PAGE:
As we’ve said before, we don’t do Canadian law here. We posted once on that subject, about a year ago, and we were quick to confess our ignorance.
But we were startled by what we heard about Canadian class action law at the ACI conference in New York City last month. One speaker said that, to date, no Canadian court has ever denied a motion to certify a class in a drug or device case. The accompanying course materials tell us that, in the past, “Class actions involving breast implants, diet drugs, pain medications, gastrointestinal medications, antipsychotics, cholesterol reducing drugs, pacemaker leads, tainted blood, TMJ implants, heart valves, and defibrillators, have all been certified in Canada.”
As you would anticipate in this environment, these types of claims are becoming increasingly popular. The course materials go on to tell us that, “In the past two years, pharmaceutical and medical class actions that await a certification hearing have been commenced in Canada with respect to an ever widening range of medications and medical devices including ICD and pacemaker leads, pain medications, anti-inflammatories, children’s cold medications, purgatives, a variety of contraceptive products, more antipsychotics, bisphosphonates, antibiotics, medications for irritable bowel syndrome and restless leg syndrome, epilepsy medication, and diabetes medication.”
That raises our question: How should a drug or device company respond to a consumer complaint about a product liability issue in Canada?
In the United States, responding to a consumer complaint is pretty easy: If the consumer may have a point, you engage in a discussion with the consumer, perhaps agreeing to pay what that particular complaint is worth. But if the consumer is a nutcase, you reject the claim, because the claim has no value. Respectable plaintiff’s counsel wouldn’t agree to file a lawsuit, and there’s basically no chance that a court would certify a class, so you’re on pretty safe ground.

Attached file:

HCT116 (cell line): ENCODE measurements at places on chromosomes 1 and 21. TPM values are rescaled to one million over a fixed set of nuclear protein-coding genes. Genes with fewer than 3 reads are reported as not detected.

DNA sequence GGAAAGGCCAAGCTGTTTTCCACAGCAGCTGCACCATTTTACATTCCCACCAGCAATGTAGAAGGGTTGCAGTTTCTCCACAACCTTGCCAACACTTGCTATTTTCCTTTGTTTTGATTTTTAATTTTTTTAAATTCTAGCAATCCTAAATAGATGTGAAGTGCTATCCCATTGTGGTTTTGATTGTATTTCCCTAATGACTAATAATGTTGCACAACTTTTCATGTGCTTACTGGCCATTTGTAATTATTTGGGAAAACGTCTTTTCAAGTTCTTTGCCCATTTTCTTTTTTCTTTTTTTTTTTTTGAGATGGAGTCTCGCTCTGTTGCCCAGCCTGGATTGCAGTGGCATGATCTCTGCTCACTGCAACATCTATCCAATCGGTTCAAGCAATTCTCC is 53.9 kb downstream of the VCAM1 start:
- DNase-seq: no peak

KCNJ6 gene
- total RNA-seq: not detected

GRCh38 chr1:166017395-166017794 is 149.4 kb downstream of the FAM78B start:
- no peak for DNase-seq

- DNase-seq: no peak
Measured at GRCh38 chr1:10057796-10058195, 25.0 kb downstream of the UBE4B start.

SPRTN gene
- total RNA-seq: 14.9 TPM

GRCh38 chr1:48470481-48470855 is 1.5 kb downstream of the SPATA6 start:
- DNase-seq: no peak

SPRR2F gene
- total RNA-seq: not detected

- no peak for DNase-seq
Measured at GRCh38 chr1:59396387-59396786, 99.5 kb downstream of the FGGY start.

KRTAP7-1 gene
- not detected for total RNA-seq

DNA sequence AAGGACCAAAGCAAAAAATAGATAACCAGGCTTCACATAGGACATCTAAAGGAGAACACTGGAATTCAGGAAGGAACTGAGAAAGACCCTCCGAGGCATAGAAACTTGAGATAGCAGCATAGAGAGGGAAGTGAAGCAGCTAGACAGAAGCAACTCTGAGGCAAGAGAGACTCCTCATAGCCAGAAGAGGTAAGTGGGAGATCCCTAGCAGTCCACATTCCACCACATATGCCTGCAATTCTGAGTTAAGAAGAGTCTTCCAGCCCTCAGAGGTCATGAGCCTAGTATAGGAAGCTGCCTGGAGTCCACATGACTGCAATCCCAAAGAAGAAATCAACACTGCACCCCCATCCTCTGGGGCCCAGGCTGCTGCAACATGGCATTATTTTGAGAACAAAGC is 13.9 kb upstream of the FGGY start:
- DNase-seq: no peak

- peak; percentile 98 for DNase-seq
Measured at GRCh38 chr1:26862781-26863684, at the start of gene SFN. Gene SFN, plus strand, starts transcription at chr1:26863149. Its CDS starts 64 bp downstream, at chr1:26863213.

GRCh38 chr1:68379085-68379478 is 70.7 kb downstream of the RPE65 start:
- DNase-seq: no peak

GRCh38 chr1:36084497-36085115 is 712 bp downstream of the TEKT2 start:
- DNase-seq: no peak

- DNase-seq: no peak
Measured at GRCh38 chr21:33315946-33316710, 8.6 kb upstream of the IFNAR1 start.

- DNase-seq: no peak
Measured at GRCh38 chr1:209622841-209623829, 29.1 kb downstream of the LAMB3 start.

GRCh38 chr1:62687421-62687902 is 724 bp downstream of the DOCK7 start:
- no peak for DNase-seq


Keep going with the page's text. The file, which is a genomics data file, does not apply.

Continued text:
If, in Canada, all putative classes to date have been certified, that changes the calculus. Any consumer complaint basically threatens the possibility of a certified class action. That’s a tough environment in which to operate.
We actually asked a Canadian lawyer how Canadians handle these issues, and we didn’t find much comfort there. We were told, first, that Canadians are generally less litigious than Americans. That might be true, but we suspect that opportunistic Canadian plaintiffs’ lawyers, guaranteed that their putative classes will be certified, will be overcoming their historical reticence pretty quickly.
We were told, second, that Canadian plaintiffs often misplead their cases, messing up the Canadian “waiver of tort” doctrine or otherwise pleading themselves out of a claim. Again, we’re not getting that warm and fuzzy feeling. Surely, over time, plaintiffs’ lawyers will figure out how to plead their claims correctly, and then the deluge will begin.
We understand that there are a fair number of Canadian drug and device cases now approaching trial. Although most American class actions settle before trial (because defendants generally prefer not to run even a small chance of a huge loss), we hope that some Canadian company will stand firm. Perhaps an industry victory at trial will convince courts that these cases should not routinely be certified, or will show plaintiffs’ counsel that these cases are not without substantial risk.
Otherwise, we suspect that the class action litigation environment in Canada will soon begin to resemble that of its southern neighbor.
Oy vey, Canada.